TROPICAL GEOGRAPHY ›› 2017, Vol. 37 ›› Issue (1): 43-55.doi: 10.13284/j.cnki.rddl.002920

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A Three-dimensional Approach to Evaluate Development Density Using Multi-source Remote Sensing Data: A Case Study of the Pearl River Delta Megalopolis

YE Yuyao1,LI Shengfa1,2,3,ZHANG Hong’ou1,SU Yongxian1,WU Qitao1,WU Kangmin1,LIU Kai4   

  1. (1.Guangzhou Institute of Geography,Guangzhou 510070,China;2.Key Laboratory of Land Surface Pattern and Simulation,Institute of Geographical Sciences and Natural Resources Research,Chinese Academy of Sciences,Beijing 100101,China;3.University of Chinese Academy of Sciences,Beijing 100049,China;4.School of Geography and Planning,Sun Yat-sen University,Guangzhou 510275,China)
  • Online:2017-01-05 Published:2017-01-05

Abstract: This paper was aimed at developing a three-dimensional approach to evaluate development density using multi-source remote sensing data. The three-dimensional evaluation model of development density is composed of development intensity, development compactness, and development level evaluation. Development intensity is the proportion of built-up areas. Development compactness describes the pattern (fragmented or centralized) of built-up areas. Development level describes the density of economic activities, population and building, and we used economic intensity as its proxy in this paper. We applied this three-dimensional evaluation model to the Pearl River Delta Megalopolis (PRDM), which is one of the most rapidly developing regions in China, and found the following. 1) Rapid urban expansion with the decrease of development compactness was the leading feature of development in PRDM. From 1998 to 2012, the development intensity of the PRDM increased from 8.08% to 16.93%, and the economic intensity increased from 191 million Yuan/km2 to 594 million Yuan/km2, but the development compactness declined from 0.008 2 to 0.006 5, indicating that the spatial form of PRDM tended to be more fragmented. Among the nine cities in PRDM, Shenzhen was the only city whose development compactness increased. Despite PRDM saw a significant increase in economic intensity since 1998, most of the increase should be attributed to the promotion of high land use efficiency of the already existing construction land in 1998. 2) The regional differences in development density were very remarkable. Both evaluation results at town scale as well as 1-km spatial resolution showed that the gaps in development intensity and economic intensity between the inner and outer circles of PRDM were obvious and had been enlarging from 1998 to 2012. In the central area of PRDM, the development intensity exceeded 40% in 2012, while most fringe areas’ development intensities were still less than 10%. The cities were different in economic intensity by a maximum of nearly four times in 2012. 3) The relationship between development intensity and compactness showed a “U” shaped curve at town scale; when the development intensity was less than 40%, the development compactness gradually decreased with the increase of development intensity; when the development intensity passed 40%, it increased fast with the development intensity. Meanwhile the relationship between development intensity and economic density of the towns was not so clear, but showed a roughly rising trend of economic density with the increase of the development intensity. Compared with the traditional method of development evaluation, this three-dimensional approach could synthetically and timely reflect the regional development mode in multi-dimensions using Landsat TM imageries and night-time light data, and could be applied in research at regional scale, city scale, township scale and 1-km spatial resolution. This approach contributes to a more comprehensive analysis of the essential characteristics and temporal-spatial pattern of the regional development mode.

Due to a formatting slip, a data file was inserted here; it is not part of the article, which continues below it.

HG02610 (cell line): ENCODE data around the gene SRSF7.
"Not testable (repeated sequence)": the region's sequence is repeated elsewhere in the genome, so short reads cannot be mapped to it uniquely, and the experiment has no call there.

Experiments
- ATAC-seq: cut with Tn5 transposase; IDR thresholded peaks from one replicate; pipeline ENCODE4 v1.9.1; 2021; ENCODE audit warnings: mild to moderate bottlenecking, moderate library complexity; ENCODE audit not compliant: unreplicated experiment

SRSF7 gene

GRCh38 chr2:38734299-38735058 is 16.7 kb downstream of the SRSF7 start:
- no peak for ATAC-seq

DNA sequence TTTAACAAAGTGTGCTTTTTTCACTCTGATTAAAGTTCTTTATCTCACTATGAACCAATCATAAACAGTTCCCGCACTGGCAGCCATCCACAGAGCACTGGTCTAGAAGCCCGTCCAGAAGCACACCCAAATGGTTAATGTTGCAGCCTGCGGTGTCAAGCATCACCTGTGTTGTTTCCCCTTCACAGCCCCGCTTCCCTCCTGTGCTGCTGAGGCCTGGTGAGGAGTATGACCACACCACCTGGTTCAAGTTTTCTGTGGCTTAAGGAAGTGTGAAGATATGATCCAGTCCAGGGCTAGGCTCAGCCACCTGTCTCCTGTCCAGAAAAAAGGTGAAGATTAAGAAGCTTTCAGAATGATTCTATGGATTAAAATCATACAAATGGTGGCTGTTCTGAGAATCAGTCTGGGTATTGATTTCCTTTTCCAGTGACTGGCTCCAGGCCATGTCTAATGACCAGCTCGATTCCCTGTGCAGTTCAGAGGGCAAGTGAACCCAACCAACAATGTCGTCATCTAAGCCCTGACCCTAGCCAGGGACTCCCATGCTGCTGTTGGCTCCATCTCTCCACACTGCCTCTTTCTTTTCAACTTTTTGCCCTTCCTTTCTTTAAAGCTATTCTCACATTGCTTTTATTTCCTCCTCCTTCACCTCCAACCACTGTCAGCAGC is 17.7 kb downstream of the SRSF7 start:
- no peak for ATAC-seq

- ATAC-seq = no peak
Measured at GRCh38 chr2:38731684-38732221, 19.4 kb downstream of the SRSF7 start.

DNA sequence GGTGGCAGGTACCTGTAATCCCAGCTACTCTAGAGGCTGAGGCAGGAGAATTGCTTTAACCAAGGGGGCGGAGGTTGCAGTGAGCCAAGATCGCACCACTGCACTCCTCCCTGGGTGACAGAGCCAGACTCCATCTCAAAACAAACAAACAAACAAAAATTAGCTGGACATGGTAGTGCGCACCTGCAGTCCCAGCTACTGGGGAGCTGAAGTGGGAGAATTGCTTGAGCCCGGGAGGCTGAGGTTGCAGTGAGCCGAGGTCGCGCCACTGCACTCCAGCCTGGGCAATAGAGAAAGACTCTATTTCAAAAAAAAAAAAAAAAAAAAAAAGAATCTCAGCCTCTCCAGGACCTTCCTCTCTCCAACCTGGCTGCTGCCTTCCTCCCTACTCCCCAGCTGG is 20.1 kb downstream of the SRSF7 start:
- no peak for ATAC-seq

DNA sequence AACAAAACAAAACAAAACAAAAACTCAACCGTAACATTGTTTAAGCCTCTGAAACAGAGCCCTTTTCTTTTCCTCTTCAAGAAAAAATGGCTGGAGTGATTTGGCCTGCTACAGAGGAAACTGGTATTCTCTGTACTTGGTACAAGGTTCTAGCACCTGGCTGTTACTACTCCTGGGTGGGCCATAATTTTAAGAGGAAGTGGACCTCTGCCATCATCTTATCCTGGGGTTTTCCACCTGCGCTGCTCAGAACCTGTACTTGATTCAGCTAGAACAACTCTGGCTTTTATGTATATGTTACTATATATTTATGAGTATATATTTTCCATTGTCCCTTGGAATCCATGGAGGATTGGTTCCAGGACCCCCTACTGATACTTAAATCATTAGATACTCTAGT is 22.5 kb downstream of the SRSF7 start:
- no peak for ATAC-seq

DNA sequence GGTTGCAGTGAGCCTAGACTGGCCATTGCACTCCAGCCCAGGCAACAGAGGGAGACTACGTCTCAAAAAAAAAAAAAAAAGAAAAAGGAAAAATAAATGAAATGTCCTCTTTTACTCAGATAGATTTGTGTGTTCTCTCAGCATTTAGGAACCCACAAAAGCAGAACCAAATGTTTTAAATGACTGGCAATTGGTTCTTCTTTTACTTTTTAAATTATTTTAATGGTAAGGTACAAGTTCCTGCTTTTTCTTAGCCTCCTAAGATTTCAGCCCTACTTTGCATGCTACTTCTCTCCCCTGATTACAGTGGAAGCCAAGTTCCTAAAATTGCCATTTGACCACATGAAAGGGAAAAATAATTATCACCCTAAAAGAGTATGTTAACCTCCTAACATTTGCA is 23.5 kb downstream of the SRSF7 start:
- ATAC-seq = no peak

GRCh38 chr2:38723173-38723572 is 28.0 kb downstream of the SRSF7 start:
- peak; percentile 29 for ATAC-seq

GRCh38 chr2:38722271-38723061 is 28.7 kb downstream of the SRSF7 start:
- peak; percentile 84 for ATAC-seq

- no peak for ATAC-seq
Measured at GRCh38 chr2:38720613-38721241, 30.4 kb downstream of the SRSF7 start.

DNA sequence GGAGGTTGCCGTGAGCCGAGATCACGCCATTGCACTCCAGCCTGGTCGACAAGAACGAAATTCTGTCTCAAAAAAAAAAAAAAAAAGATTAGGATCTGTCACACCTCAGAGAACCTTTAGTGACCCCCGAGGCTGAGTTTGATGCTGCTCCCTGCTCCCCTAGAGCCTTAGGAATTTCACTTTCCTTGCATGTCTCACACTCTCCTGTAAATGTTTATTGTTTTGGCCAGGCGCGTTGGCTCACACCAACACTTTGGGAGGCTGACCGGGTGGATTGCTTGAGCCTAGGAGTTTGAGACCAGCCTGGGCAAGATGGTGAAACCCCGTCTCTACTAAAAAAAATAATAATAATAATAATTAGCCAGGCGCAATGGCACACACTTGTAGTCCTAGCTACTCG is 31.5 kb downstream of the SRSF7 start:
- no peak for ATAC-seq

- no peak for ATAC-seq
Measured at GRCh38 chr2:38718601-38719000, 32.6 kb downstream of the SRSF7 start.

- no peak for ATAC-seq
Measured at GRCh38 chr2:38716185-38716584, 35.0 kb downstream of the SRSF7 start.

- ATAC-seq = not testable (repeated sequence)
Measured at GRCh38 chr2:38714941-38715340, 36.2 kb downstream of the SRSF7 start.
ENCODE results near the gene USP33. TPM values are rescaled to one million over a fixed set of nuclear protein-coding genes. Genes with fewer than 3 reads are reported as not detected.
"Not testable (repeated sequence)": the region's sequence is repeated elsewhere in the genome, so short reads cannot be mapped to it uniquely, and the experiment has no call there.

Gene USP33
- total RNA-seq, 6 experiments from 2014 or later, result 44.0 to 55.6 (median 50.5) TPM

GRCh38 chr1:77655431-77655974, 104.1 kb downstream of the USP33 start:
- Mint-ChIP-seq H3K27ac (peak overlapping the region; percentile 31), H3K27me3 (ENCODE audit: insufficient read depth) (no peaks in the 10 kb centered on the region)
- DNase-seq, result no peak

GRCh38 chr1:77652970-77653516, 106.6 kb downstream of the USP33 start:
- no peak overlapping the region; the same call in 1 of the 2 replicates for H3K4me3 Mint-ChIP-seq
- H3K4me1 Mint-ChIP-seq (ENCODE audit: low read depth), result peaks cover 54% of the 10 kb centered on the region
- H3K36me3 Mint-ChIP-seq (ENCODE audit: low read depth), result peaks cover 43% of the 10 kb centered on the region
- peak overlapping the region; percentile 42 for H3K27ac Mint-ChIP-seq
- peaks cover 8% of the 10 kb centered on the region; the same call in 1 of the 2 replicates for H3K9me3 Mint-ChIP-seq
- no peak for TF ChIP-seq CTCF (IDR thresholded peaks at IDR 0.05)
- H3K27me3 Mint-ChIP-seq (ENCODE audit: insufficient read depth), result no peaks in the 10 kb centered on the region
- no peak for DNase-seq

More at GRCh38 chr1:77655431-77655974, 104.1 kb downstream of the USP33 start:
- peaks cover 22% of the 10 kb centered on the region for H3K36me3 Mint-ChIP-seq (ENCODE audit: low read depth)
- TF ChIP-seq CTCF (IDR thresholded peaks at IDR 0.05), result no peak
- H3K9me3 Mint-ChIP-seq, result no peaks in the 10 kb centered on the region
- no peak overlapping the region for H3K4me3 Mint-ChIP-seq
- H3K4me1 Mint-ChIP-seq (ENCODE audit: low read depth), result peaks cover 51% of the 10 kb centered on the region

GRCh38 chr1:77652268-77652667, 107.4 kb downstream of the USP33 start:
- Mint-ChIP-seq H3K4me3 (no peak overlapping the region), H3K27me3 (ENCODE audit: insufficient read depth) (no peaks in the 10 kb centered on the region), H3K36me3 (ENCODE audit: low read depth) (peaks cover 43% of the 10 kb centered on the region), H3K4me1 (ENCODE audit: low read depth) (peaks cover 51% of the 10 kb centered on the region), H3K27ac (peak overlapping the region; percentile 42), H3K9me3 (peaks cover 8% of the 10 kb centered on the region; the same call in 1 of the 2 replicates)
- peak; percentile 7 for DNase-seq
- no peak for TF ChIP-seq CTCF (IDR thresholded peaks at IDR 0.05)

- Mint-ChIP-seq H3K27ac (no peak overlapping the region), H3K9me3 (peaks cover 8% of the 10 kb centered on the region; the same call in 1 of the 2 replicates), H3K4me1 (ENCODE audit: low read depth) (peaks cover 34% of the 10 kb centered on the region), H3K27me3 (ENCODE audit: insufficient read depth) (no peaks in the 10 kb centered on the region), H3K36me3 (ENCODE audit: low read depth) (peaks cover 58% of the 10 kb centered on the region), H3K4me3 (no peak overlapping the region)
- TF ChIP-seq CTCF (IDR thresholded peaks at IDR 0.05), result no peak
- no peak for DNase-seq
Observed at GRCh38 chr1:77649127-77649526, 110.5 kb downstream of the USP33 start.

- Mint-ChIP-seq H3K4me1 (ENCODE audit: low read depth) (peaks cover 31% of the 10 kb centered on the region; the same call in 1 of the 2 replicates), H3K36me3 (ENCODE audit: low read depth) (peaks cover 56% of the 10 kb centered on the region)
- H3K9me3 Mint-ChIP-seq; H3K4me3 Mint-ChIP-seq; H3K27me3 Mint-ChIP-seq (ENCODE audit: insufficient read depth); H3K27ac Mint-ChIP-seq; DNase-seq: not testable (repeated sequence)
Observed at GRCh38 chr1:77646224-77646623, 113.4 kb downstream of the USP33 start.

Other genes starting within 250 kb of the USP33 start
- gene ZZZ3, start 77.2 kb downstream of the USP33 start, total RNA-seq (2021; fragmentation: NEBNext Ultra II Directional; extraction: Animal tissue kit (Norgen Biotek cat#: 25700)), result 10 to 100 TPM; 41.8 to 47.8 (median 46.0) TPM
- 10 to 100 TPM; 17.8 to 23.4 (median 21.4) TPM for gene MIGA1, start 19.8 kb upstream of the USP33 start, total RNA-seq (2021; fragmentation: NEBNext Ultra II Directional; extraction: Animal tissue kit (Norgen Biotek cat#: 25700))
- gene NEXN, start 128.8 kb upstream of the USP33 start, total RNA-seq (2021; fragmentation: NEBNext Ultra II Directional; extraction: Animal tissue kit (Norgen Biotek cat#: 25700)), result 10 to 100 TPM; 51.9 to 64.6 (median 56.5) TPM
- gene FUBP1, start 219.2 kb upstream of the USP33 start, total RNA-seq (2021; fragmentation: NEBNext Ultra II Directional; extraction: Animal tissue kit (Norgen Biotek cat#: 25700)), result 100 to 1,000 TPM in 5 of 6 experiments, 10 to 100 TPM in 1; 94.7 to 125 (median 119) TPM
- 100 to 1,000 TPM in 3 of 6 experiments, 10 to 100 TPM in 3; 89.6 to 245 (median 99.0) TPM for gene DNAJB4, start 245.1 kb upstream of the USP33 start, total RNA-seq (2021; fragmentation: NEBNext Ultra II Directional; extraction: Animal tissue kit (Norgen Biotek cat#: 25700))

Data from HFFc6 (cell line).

Key words: regional development density, three-dimensional evaluation, night-time light imagery, Landsat TM data, the Pearl River Delta Megalopolis